News

Teaching ag despite COVID-19

Created: 4/21/20 (Tue) | Topic: Education

by Lisa Hauf, NDFB Public Relations Director

How do you teach a hands-on class through distance learning? Two North Dakota agriculture education teachers are taking on the challenge and finding ways to move forward with their curriculums as students finish out the school year.

For Misty Steeke, an ag education teacher and FFA Advisor for Scranton School, online learning through a Blackboard was already implemented in two of her classes before this all started. Blackboard is a tool that allows faculty to add resources, such as Powerpoint slides, video and audio for students to access online.

“So, when I had to take all of my classes and put them online, it made me think this will not be any different," said Steeke. “Well, having all the classes and not leaving my chair throughout the day is more of challenge than teaching online.” 

For Colby Hennessy, an agriculture education teacher for Beulah High School and FFA Advisor, things were a bit of a whirl wind when he had to integrate all components of learning into online.

“When I first found out that we were going to be going to distance learning with all classes, all I could think was how are we going to incorporate all aspects into online,” said Hennessy. “The planning has completely changed as I have to keep in mind that not all students have the same access to the internet or supplies to complete things.”

Ag educators are also navigating distance learning.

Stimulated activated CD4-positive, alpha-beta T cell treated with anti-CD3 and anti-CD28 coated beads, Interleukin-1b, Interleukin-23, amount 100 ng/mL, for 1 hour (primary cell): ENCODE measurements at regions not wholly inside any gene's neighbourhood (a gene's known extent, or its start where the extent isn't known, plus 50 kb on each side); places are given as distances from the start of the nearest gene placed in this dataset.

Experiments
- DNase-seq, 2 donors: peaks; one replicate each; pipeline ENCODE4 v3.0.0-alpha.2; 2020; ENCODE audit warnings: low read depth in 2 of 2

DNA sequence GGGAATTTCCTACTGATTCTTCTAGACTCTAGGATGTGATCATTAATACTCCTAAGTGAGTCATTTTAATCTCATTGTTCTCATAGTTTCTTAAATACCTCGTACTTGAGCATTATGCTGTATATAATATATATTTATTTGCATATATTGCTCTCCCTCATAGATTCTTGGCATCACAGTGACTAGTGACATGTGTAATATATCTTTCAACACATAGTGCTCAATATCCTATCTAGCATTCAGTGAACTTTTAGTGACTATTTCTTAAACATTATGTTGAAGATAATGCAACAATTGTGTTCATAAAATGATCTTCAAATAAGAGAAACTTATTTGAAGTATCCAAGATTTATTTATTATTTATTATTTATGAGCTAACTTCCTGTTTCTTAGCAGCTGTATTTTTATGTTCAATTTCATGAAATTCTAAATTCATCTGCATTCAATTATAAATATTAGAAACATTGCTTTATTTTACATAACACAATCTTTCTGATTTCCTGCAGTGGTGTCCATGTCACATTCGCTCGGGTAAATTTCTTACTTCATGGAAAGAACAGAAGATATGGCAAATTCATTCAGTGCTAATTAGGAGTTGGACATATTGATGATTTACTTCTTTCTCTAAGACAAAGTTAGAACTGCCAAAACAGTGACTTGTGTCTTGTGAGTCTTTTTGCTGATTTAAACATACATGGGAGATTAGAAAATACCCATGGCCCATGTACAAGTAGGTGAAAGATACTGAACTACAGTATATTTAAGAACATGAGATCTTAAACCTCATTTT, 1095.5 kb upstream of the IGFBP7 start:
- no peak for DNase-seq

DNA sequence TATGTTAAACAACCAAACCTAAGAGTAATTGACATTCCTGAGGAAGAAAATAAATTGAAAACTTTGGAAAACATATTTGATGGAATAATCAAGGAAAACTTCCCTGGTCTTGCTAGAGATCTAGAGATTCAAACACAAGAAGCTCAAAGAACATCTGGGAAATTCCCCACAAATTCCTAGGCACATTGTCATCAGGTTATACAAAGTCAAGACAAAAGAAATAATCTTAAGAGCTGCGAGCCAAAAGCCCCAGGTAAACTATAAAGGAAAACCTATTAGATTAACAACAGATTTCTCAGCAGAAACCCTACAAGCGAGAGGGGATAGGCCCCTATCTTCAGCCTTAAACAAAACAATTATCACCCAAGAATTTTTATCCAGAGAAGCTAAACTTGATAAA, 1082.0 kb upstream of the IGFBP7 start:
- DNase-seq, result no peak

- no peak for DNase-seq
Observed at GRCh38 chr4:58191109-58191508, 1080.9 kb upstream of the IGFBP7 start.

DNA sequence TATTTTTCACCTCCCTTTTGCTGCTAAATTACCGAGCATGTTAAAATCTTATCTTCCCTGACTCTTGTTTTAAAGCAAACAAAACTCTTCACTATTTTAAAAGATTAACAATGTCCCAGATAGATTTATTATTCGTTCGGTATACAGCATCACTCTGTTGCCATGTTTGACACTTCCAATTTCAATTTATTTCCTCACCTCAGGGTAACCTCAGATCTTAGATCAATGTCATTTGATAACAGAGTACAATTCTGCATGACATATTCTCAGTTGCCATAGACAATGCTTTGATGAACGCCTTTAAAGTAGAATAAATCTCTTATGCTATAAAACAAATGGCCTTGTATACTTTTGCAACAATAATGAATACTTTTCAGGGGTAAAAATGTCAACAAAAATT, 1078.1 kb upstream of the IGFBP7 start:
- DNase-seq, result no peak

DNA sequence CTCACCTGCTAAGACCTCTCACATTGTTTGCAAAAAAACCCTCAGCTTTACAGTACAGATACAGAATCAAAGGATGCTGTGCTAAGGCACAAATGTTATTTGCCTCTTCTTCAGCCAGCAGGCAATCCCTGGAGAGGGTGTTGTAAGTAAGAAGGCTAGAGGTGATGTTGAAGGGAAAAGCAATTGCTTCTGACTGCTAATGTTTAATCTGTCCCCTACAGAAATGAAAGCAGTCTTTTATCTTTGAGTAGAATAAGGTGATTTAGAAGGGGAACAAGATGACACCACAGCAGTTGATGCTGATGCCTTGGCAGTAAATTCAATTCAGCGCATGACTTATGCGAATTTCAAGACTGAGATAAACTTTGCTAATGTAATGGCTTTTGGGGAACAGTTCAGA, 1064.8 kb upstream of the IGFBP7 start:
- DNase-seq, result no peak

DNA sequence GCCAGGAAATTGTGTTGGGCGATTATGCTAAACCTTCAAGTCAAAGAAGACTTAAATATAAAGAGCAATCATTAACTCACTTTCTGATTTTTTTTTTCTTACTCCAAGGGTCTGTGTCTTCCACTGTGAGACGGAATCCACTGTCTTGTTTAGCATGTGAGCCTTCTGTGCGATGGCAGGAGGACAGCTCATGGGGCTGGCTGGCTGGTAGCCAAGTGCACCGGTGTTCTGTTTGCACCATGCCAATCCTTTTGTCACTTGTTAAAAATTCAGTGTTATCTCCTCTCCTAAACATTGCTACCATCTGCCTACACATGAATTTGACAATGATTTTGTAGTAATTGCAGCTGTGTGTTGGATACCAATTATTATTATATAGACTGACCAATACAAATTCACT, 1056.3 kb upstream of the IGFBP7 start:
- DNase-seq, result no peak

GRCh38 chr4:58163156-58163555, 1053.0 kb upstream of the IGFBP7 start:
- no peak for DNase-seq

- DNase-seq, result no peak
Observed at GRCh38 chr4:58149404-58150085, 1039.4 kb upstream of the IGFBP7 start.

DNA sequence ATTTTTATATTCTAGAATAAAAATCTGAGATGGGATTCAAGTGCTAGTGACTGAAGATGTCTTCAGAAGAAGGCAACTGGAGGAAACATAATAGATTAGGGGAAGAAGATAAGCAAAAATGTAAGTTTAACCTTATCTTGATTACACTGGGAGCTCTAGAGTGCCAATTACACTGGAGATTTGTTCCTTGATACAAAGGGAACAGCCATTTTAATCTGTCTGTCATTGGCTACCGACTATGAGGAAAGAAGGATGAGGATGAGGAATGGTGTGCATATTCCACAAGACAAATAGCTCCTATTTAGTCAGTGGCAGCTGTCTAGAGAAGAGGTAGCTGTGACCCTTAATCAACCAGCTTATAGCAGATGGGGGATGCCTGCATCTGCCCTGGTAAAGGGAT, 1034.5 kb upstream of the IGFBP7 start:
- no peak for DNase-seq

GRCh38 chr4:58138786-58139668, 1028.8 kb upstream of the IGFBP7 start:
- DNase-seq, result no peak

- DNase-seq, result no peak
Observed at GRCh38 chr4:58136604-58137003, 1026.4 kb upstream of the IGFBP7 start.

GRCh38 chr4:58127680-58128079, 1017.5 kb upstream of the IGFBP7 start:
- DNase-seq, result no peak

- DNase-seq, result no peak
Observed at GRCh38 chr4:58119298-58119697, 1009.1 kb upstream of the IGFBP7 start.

Hennessy tries to incorporate ways agriculture affects everyone, to help students that might not have a large interest in production agriculture. The students learn agriculture mechanics, such as electricity, plumbing, welding, project planning, and wood working.

Not only has the way teaching changed, but their typical day is far from the same as well. For Steeke, she is used to a 40-mile commute, one-way, each day. Eliminating her drive time has been a nice little treat for her and now results in questions from her family such as, “Oh, can you come help me with a cow?”

During these uncertain times, it is easy to focus on the challenges, but challenges bring opportunity for success.

“One of the things that has surprised me the most is how so many students are being prompt on getting work turned in to us for corrections or help,” said Hennessy. “I have noticed the parents are in contact with teachers more, making sure their children are completing their work and thanking us for the effort that we have put in to completely changing how we are used to teaching.”

For Steeke, she used this opportunity to challenge her students. With the parent’s approval, the students were asked to track their activities and take pictures doing a family project. The projects have ranged from helping calve 200 heifers to getting farm equipment ready, building and staining decks, and painting projects for their moms.

“I see it being a positive that my students have been able to learn from their parents and put time in as a family,” said Steeke. “They have all taken an active role in learning while they are not in school and without the extra running for activities. They are taking the time to learn from their families and communicate with them more efficiently.”

Share on Pinterest

Do you have a news story to share? Send it to us and we might post it on our website!

Back To Top